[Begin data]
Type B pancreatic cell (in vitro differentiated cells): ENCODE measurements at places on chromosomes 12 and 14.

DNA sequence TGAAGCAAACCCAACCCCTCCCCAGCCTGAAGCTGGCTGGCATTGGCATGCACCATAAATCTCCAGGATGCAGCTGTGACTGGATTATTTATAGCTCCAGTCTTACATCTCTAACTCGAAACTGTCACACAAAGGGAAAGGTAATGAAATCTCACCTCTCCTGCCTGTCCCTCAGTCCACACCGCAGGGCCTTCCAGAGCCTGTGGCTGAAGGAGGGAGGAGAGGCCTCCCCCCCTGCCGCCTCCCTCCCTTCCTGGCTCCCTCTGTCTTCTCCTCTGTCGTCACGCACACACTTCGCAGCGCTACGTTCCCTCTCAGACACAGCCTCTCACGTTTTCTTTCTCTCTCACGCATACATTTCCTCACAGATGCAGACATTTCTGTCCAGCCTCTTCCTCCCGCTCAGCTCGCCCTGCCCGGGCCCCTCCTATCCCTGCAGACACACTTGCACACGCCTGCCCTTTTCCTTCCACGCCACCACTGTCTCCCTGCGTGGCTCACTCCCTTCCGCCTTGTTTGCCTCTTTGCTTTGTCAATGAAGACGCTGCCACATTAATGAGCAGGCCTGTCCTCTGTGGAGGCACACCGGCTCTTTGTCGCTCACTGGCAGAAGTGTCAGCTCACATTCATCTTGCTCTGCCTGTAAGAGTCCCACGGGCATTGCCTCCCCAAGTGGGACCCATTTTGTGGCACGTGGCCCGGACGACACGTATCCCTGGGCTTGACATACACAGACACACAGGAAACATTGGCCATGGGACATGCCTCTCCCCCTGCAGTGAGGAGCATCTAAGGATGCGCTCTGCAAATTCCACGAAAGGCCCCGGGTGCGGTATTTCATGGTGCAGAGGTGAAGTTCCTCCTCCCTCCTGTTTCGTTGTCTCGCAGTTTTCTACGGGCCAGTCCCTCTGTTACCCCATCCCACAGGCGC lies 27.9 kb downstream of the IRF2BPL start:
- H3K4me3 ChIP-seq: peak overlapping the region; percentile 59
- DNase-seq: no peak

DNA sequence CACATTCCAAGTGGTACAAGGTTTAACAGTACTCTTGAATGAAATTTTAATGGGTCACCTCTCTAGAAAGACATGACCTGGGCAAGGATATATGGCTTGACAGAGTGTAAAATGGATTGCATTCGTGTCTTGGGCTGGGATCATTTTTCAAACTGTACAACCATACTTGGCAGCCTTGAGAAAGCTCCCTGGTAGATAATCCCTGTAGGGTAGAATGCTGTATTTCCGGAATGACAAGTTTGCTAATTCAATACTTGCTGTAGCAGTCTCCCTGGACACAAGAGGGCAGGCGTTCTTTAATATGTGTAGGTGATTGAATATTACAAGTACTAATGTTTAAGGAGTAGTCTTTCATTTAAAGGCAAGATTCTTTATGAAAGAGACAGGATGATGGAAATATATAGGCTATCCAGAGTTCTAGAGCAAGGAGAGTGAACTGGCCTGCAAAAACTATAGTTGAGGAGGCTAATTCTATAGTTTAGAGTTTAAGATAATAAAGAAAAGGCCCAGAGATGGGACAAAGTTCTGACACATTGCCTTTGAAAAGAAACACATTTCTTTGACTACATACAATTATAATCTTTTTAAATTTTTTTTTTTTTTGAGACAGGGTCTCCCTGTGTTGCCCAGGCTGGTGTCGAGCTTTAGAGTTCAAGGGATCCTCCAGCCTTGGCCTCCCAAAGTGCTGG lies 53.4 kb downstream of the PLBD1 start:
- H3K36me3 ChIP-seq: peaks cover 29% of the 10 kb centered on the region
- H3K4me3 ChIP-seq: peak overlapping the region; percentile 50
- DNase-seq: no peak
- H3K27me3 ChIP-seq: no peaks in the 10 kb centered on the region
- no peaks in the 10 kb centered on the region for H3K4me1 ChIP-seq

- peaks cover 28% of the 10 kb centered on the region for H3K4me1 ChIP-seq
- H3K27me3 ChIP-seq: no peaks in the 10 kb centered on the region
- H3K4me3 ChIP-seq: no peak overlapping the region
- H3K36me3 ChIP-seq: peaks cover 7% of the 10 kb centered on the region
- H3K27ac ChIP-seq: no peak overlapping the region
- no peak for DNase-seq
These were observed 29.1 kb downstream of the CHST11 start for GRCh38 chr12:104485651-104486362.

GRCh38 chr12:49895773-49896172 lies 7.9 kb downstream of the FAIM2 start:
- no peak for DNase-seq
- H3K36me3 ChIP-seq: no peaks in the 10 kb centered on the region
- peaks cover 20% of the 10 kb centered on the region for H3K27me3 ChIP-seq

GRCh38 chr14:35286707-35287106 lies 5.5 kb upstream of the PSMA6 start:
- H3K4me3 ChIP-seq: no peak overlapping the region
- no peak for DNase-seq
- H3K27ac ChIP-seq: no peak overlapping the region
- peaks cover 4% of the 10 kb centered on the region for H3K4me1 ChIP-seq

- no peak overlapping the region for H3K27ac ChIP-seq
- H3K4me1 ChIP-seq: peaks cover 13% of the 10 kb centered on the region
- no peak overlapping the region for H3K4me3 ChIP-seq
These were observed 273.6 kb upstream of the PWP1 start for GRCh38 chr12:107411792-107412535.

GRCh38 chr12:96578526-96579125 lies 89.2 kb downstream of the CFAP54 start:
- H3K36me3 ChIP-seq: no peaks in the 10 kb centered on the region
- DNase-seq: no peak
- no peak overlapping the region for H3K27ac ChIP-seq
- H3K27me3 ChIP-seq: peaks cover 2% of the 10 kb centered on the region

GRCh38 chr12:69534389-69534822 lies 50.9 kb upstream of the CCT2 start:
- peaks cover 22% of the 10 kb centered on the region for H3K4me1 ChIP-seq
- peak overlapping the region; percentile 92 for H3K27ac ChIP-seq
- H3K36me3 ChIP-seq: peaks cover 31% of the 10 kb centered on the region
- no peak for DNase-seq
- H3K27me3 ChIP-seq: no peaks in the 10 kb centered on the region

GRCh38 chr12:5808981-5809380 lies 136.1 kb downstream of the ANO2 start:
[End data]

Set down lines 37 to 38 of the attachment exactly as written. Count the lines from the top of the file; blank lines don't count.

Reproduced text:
- peaks cover 22% of the 10 kb centered on the region for H3K4me1 ChIP-seq
- peak overlapping the region; percentile 92 for H3K27ac ChIP-seq